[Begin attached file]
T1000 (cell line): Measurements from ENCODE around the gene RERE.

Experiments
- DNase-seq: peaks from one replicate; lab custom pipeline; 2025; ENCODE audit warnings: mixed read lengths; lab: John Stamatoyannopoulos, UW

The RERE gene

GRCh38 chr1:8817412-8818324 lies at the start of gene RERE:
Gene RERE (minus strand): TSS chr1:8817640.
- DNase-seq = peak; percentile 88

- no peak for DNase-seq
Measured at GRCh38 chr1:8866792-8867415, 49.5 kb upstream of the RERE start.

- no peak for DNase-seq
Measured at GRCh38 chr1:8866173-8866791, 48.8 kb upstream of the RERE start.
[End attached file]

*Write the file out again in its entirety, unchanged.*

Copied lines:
T1000 (cell line): Measurements from ENCODE around the gene RERE.

Experiments
- DNase-seq: peaks from one replicate; lab custom pipeline; 2025; ENCODE audit warnings: mixed read lengths; lab: John Stamatoyannopoulos, UW

The RERE gene

GRCh38 chr1:8817412-8818324 lies at the start of gene RERE:
Gene RERE (minus strand): TSS chr1:8817640.
- DNase-seq = peak; percentile 88

- no peak for DNase-seq
Measured at GRCh38 chr1:8866792-8867415, 49.5 kb upstream of the RERE start.

- no peak for DNase-seq
Measured at GRCh38 chr1:8866173-8866791, 48.8 kb upstream of the RERE start.